I too have wondered why we get so emotionally high and low with the wins and losses of our teams. It always felt to me as if being a faithful fan would some day be rewarded by the football Gods and the sweeter that victory would be. The more downtrodden your team, the better your reward would be some day. My son and I watched the 2005 NFC Conference Championship Game in Seattle and it was the best fan experience of my life. My son would say the same. The energy in the stands that day could still be felt hours after the game as if our bodies were still resonating at the same frequency as 60,000 other fans. Our faith was rewarded that day followed by what seemed inevitable for every Seahawk fan. A lose in the Super bowl in what seemed to be the worst way possible until proven wrong nine years later. Still nobody could take that NFC Championship away from us.

      As devastating as those losses in the Super bowl were, the high from the 2013 Super bowl game was almost magical in its final fulfillment of a dream for so many fans. It came from a team that no one had any reasonable hope to expect had the audacity to pull it off. They were up against the great Peyton Manning and the highest scoring offense of all time! Our quarterback was a 2nd year guy drafted in the 3rd round who most thought was too short to even play the position. But this is what makes sports so great as your faith can be rewarded at anytime with the most unexpected of outcomes and with a script almost no one ever sees coming. There is every chance that England will win a World or Euro Cup and it is likely when you least expect it.

      I am not sure if the Seahawks can win another championship with this roster and this coaching staff. It might take the next or several more iterations before we see it again but I have faith it will happen and likely when we least expect it making it even more glorious and fulfilling! Keep the faith Rob and keep using your gift. We are all better for it.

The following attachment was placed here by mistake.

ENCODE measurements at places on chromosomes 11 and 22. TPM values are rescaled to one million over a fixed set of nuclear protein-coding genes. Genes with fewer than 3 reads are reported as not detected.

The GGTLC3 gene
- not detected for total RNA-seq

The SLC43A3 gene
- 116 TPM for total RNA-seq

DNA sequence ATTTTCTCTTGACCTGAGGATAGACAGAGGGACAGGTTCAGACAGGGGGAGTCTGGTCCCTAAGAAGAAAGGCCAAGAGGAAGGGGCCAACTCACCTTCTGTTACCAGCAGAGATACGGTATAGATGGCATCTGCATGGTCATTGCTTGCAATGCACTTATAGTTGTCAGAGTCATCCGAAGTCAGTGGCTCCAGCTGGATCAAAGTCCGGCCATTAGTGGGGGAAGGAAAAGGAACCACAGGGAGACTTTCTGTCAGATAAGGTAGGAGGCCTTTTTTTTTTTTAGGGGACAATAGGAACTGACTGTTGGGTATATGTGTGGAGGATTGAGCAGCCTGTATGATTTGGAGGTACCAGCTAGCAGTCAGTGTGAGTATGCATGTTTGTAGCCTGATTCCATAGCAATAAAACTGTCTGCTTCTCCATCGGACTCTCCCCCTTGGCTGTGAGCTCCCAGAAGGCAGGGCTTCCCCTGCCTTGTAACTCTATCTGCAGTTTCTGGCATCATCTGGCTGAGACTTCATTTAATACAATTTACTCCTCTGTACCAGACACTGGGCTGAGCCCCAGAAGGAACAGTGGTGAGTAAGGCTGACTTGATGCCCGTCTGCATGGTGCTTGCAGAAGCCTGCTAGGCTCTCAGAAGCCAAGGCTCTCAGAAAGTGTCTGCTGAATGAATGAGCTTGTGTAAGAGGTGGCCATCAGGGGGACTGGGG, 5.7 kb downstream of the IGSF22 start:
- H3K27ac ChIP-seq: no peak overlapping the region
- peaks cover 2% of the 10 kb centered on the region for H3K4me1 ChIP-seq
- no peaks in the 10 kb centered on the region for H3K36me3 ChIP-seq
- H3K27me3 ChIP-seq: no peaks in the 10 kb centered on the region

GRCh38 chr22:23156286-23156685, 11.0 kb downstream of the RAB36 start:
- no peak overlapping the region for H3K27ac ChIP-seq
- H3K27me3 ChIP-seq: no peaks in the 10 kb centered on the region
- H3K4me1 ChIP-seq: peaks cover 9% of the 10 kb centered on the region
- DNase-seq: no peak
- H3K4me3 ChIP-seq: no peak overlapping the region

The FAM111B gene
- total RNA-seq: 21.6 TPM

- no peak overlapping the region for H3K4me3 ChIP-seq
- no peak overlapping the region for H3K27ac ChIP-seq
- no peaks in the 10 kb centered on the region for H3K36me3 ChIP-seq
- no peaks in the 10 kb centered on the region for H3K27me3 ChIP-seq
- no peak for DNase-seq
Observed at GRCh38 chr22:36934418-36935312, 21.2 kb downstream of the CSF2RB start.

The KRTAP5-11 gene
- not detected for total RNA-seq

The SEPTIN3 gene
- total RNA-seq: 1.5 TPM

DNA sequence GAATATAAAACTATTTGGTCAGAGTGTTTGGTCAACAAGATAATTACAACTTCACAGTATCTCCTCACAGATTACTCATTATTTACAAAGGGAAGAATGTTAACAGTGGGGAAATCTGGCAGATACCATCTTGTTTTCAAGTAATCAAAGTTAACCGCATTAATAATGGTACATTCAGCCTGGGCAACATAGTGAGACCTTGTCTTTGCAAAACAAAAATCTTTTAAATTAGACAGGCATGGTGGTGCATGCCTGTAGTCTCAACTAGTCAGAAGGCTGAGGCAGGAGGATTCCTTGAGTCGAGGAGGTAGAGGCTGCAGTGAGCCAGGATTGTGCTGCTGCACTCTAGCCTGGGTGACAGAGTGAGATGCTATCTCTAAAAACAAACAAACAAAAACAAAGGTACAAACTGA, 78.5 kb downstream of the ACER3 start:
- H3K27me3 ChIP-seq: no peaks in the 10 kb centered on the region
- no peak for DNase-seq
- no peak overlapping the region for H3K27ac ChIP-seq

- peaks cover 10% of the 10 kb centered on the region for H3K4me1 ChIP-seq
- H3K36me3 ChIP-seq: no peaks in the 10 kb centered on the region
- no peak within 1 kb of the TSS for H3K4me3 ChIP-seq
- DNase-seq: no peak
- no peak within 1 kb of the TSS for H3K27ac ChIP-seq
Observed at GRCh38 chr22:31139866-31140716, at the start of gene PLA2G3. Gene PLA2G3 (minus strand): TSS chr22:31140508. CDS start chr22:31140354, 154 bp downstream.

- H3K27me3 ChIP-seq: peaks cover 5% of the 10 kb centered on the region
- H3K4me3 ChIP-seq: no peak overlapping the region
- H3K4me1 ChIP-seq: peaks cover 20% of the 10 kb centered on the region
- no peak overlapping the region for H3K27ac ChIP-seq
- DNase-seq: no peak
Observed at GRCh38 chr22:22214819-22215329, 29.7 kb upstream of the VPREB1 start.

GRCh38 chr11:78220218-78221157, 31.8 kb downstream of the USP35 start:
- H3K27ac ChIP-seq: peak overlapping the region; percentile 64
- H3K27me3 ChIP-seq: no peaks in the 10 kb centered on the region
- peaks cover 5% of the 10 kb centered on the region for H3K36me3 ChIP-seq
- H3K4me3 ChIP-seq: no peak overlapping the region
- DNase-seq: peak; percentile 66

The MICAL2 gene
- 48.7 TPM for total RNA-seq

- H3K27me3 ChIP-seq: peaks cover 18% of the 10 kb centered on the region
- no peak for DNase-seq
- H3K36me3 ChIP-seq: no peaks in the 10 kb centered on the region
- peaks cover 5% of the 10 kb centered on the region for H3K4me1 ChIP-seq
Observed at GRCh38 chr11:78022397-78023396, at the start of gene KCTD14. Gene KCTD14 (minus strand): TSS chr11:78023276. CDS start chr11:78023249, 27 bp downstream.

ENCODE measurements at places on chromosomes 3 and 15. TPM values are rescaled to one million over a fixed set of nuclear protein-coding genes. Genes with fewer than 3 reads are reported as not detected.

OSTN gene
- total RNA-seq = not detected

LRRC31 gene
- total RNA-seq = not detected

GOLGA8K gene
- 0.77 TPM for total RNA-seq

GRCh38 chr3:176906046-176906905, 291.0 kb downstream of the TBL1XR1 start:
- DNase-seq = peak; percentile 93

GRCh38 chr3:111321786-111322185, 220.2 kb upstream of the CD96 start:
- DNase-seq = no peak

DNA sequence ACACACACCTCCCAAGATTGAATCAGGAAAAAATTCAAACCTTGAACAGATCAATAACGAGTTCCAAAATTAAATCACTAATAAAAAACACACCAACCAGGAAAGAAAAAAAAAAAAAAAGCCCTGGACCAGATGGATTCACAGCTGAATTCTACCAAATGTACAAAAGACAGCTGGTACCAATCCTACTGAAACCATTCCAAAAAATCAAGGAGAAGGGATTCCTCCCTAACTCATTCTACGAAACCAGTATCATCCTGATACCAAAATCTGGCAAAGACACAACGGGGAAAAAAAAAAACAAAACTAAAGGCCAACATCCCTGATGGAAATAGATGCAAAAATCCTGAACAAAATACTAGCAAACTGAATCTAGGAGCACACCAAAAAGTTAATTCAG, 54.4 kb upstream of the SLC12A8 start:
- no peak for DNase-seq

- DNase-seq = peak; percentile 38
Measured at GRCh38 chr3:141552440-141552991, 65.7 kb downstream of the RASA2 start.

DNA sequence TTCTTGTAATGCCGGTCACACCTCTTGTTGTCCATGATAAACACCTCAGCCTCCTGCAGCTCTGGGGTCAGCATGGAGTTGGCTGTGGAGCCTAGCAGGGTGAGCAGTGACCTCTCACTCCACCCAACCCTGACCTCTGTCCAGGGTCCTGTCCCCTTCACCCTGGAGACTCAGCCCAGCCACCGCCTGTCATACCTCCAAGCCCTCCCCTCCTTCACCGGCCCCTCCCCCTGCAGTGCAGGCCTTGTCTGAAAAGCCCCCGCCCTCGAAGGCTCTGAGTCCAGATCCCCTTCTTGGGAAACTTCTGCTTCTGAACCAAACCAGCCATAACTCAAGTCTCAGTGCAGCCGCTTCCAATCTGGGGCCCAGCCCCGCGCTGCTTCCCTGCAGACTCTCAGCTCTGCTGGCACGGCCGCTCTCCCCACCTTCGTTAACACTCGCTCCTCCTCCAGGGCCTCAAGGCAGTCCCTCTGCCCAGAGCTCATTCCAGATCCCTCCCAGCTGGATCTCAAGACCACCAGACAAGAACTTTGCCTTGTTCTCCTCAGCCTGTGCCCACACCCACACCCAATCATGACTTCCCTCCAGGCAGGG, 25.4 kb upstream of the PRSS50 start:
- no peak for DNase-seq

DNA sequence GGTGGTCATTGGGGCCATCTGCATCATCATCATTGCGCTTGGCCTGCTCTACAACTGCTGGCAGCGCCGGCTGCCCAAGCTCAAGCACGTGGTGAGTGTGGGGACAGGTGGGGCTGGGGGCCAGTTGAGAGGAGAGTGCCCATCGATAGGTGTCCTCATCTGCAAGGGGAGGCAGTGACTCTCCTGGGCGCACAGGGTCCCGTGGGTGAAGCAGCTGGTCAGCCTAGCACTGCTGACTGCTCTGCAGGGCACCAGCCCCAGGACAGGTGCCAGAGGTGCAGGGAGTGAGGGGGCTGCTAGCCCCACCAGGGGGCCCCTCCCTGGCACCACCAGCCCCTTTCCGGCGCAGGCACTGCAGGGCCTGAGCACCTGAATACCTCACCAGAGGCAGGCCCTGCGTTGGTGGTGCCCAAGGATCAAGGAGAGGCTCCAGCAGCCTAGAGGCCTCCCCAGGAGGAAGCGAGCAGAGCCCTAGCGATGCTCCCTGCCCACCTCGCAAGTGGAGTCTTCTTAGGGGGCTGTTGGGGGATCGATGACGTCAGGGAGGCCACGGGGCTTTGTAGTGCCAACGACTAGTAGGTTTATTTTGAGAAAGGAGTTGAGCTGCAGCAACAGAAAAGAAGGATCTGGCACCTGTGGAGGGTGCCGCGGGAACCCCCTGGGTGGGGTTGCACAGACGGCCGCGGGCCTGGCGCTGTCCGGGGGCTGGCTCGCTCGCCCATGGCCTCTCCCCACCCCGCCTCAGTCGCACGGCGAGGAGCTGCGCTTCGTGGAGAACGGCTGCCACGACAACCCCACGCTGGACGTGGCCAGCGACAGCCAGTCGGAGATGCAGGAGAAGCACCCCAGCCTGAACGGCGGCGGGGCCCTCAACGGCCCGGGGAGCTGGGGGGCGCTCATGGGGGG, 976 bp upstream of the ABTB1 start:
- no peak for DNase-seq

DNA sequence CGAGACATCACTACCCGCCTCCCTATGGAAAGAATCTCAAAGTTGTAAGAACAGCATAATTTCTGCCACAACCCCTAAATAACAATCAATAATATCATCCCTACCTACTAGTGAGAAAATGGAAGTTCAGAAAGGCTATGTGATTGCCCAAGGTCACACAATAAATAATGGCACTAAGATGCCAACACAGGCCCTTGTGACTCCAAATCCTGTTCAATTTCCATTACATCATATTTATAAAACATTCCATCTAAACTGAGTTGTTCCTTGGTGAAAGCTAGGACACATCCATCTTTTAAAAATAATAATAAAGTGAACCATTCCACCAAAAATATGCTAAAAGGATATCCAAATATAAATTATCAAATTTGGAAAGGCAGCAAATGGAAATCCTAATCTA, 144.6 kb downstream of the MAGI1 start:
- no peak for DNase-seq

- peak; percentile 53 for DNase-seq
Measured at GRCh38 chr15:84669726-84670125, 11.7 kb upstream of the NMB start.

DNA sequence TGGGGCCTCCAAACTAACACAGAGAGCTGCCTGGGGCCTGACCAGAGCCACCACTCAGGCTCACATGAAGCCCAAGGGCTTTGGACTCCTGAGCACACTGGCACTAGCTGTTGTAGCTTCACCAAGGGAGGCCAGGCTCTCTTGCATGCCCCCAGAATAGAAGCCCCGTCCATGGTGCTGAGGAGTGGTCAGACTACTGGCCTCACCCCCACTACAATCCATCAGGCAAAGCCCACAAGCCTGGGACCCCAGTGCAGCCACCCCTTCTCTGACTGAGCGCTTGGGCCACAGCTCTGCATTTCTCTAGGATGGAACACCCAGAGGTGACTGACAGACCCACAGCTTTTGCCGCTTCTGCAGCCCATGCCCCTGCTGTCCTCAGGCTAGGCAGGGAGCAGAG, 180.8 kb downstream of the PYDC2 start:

• Rob Staton

      Thank you Roger. You’ve no idea how much a message like that means to me.

  11. BobbyK

    I was at SB XL. I was in the last row in the upper level of the Seahawks end zone (painted). I know the magic of seeing my teams logo painted on a Super Bowl field as I walked into Ford Field, I know the anguish of seeing the D-Jack “push off” from my seat; the Sean Locklear “hold” and when Hines ward caught a pass from another WR, etc.

    As low as SB 49 got me (they would have been an official mini-dynasty), I was still young enough in SB XL where I still took that stuff even more seriously. I still took it too seriously in SB 49, but some life perspective helped me not take it as seriously (though it still sucked).

    I hear ya though, Rob. Take some time, recharge, write, whatever… Thanks for this blog!!!

    • BobbyK

      We all have our different teams. I love the Seahawks, but the next crushing blow for me because I’m 48 years old was the 1983/84 Orange Bowl. That was BS. Even when the Miami coach died, I didn’t care or feel bad. I hated that game that bad. One team got to play a bowl game in their home stadium with a loss, the other played to win when the game would have been tied when they would have possibly been considered the greatest team of all-time (even with the tie). It was such BS.

  12. Albert Bryan Butler

    Great read.

    For me personally, XL was way harder on me than the Super Bowl loss to the Patriots. XL made me feel cheated and the obnoxious Steelers fans made it worse. Hindsight has shown me that a much bigger disservice was done to them than the Seahawks with how defensive it made them. I still can’t believe that Levy apologized. I can respect that.

    Oh, by the way. Geno Atkins has been cleared medically.

  13. Erik in MT

    Rob, being a Hawks fan and and English soccer fan can be brutal. I share the pleasure/pain of Hawks Fandom with you.

    Although I’ve called the Hawks my team since the mid 1990’s, my true fandom truly started in 2003 and has intensified since about 2010 when I married my wife (who is supportive but doesn’t care about football at all). Blogs like yours really fueled the flames of my Seahawks obsession.

    I have noticed that the biggest disappointments for me have come when I have the highest expectations compared to the seasons outcome. The joy is great when you make yourself vulnerable, but the despair of the lows is virtually unbearable.

    As I ponder this, I’ve found a lot of joy as a fan over the years.

    2010 was joyous even though the Bears destroyed us in the Divisional round, low expectations + high hopes for future +beastquake memory

    2012 was joyous with Russell developing plus team dominating despite crushing Divisional loss after 20 point comeback vs Falcons.

    2013 was my pinnacle of sports joy.